Las Vegas motorcycle owner salutes veterans

Like echoes of distant gunfire from the Battle of the Bulge or of booming artillery in the Argonne Forest, the rumble of Bruce Rowe’s olive-drab motorcycle roared and faded as he cruised around the black granite walls of Henderson’s veterans memorial.

After slowly wheeling the customized 2002 Harley-Davidson out of the shade at the City Hall’s plaza, he parked in front of a slab dedicated to Vietnam War veterans.

The Harley’s polished brass sparkled in the sun, standing out against the glint-reduction powder coating on the rest of what resembles a 1940s Army messenger motorcycle.

"This bike is not an original restoration, but it’s a compilation of parts from different groups in the military," Rowe said. "There are parts from the Navy. There are parts from the Army. Some are World War II. And some are vintage World War I."

The special parts — everything from Gatling gun exhaust pipes to bayonet handles made into foot pegs — symbolize the Army eras of his father, who served in World War II, and his grandfather, who served in World War I. There’s also some Air Force memorabilia to honor his father-in-law, John Gillman, a retired master sergeant who served 26 years.

"It’s what you call a tribute bike to the people who served in our peacekeeping efforts," said Rowe, 58, a senior vice president of Bally Technologies, a Las Vegas-based gaming technology company.

After he shut off the engine, he pointed to the shadowed words at the top of the wall behind him: "We make war that we can live in peace."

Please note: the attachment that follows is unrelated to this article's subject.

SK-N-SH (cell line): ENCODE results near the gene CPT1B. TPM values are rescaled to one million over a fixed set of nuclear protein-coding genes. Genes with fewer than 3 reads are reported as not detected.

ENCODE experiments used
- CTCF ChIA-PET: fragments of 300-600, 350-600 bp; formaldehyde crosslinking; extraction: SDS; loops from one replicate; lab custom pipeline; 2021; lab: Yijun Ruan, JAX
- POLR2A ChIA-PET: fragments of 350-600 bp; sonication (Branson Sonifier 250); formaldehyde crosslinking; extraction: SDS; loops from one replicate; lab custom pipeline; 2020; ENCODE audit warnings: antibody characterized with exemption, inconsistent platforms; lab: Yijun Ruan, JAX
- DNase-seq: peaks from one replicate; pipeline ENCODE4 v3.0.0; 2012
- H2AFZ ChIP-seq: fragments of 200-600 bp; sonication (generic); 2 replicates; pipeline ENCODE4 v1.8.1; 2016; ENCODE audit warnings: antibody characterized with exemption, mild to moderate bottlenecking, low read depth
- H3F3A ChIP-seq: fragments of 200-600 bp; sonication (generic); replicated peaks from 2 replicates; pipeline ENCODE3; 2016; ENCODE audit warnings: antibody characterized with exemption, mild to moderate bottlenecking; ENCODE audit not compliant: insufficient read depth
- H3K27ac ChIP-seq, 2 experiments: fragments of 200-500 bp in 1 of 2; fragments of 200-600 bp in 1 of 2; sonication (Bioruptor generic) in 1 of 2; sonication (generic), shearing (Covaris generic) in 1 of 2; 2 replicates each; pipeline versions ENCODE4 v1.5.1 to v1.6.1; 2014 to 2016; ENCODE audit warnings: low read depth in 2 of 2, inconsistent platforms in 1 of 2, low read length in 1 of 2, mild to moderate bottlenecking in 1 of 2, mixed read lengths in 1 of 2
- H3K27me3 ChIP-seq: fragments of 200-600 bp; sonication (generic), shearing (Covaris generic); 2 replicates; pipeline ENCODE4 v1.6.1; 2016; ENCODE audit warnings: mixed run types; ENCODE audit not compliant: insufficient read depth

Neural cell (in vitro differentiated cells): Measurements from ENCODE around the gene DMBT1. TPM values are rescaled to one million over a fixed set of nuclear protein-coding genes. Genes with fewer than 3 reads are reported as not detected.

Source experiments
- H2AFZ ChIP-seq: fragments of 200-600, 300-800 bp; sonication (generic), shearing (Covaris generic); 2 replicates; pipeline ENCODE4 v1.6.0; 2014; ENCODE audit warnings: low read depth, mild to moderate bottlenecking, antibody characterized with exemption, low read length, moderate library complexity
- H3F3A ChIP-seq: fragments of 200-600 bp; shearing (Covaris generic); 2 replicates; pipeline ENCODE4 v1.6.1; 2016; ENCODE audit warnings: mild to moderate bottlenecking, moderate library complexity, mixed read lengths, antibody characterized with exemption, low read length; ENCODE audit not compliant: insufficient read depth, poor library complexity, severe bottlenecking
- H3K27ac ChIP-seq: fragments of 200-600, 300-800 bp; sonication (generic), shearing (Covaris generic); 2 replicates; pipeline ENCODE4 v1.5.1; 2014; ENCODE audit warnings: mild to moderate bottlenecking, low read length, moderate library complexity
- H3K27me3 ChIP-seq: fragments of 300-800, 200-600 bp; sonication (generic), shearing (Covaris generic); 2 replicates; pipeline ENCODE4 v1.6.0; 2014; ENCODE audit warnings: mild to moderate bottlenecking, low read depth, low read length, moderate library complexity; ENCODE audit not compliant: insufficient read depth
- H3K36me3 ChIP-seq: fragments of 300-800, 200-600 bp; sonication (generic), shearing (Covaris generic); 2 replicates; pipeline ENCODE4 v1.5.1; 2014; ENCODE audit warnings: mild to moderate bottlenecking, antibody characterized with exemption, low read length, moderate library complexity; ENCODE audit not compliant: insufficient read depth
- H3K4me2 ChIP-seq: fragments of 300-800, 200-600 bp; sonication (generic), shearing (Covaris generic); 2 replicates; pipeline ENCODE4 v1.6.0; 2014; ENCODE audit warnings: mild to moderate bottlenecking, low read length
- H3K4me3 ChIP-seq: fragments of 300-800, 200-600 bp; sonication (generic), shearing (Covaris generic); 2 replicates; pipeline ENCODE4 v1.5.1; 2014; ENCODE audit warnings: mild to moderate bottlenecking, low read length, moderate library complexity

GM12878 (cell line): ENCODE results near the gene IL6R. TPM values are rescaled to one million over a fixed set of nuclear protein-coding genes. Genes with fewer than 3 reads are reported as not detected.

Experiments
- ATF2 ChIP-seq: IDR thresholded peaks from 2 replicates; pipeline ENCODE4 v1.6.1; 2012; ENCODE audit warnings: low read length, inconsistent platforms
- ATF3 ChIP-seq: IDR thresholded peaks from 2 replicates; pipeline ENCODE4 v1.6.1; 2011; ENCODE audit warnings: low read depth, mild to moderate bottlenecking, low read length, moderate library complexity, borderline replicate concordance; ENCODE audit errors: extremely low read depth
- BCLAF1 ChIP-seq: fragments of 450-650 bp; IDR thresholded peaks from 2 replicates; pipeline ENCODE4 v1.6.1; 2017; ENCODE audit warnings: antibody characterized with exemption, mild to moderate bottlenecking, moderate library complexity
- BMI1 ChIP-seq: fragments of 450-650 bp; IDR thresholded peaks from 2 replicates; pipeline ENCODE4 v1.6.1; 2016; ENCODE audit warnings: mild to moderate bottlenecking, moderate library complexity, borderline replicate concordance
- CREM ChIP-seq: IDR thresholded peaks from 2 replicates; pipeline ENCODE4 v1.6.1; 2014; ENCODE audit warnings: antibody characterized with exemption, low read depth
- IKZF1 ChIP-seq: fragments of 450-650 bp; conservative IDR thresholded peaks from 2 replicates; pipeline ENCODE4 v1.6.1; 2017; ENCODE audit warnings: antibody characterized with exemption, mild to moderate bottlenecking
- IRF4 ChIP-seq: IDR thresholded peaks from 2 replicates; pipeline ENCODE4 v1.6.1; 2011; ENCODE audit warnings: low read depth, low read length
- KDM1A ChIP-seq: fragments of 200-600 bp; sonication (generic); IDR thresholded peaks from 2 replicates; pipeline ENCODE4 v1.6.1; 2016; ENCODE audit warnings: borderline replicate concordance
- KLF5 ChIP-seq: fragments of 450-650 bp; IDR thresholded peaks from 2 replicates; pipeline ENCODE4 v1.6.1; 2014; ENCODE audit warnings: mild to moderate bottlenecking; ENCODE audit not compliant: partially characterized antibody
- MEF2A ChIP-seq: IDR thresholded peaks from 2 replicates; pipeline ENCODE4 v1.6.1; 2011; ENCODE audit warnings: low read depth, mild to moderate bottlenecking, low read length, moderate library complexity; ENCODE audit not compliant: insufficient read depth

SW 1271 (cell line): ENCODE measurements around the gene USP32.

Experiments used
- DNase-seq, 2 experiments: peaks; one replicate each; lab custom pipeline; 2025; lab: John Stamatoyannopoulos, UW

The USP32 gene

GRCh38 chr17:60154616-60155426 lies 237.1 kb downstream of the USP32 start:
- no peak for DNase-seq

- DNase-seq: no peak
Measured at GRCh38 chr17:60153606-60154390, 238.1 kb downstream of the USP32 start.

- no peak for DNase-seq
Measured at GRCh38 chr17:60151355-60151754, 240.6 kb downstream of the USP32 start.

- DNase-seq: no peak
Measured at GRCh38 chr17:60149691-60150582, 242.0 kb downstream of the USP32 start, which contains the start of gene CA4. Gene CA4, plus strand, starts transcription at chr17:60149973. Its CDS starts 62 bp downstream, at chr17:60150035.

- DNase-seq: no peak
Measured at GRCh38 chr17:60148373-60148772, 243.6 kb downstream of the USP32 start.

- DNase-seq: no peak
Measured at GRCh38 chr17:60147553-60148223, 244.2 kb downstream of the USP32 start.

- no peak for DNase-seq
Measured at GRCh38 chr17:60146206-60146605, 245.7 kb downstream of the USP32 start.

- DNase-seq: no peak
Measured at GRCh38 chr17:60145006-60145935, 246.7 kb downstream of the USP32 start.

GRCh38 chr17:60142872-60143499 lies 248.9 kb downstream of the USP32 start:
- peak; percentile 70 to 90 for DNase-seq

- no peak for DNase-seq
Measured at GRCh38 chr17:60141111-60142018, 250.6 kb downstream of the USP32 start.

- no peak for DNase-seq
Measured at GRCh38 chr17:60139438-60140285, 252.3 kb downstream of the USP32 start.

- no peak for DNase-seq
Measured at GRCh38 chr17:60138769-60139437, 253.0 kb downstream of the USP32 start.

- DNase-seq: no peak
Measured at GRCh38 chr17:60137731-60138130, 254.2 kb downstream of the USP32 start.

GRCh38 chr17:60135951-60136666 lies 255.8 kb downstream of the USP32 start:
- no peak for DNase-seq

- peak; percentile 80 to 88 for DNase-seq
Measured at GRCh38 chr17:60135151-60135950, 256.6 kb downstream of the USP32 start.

That’s a quote from the Greek philosopher Aristotle that Rowe embraces wholeheartedly.

Although he is not a veteran, Rowe has the utmost respect for soldiers, sailors, airmen and Marines .

His motorcycle, with a large white star on each side of the gas tank and ammo-can luggage carriers, was pieced together after long hours of research and labor over a three-year span with help from experts at Las Vegas Harley-Davidson.

"It’s a special occasions bike," he said. "I take it out a couple times a month, especially around Memorial Day."

Rudy Salas, service adviser at the Harley-Davidson shop, worked on the bike with master technician Eric Banks. Salas called the project "a collaborative undertaking."


"He would bring us pieces and we would fit it together," Salas said. "From day one, he was behind this project and his father was always in his mind. It’s like a link to everything in the past."

Rowe said the bike is a priceless reminder of family members. His grandfather, Samuel J. Shuttleworth, a World War I corporal, fought in the Battle of Argonne Forest. His father, John C. Rowe, also was a corporal and fought across France and Germany during World War II.

After the war ended in Europe, his father’s unit, the 311th Combat Engineer Battalion of the 86th Infantry Division, was sent to the Pacific in anticipation of the occupation of Japan.

A piece of his father’s duffle bag covers the bike’s passenger seat. The original black lettering on the canvas shows his father’s name and serial number.

The bike’s air-filter cover is made from a 6-inch brass Howitzer shell from 1945, the year his father served in both Europe and the South Pacific.

The so-called "sissy bar" on the back of the bike is fashioned out of a pair of French bayonets that date from the 1880s through World War I.

The oil tank’s cap was a 1944 anti-aircraft round. The taillights, headlamp and blackout lights are from Harley-Davidson’s World War II models. The bike’s turn signals are made from 44 mm cannon rounds from an A-10 Thunderbolt "Warthog."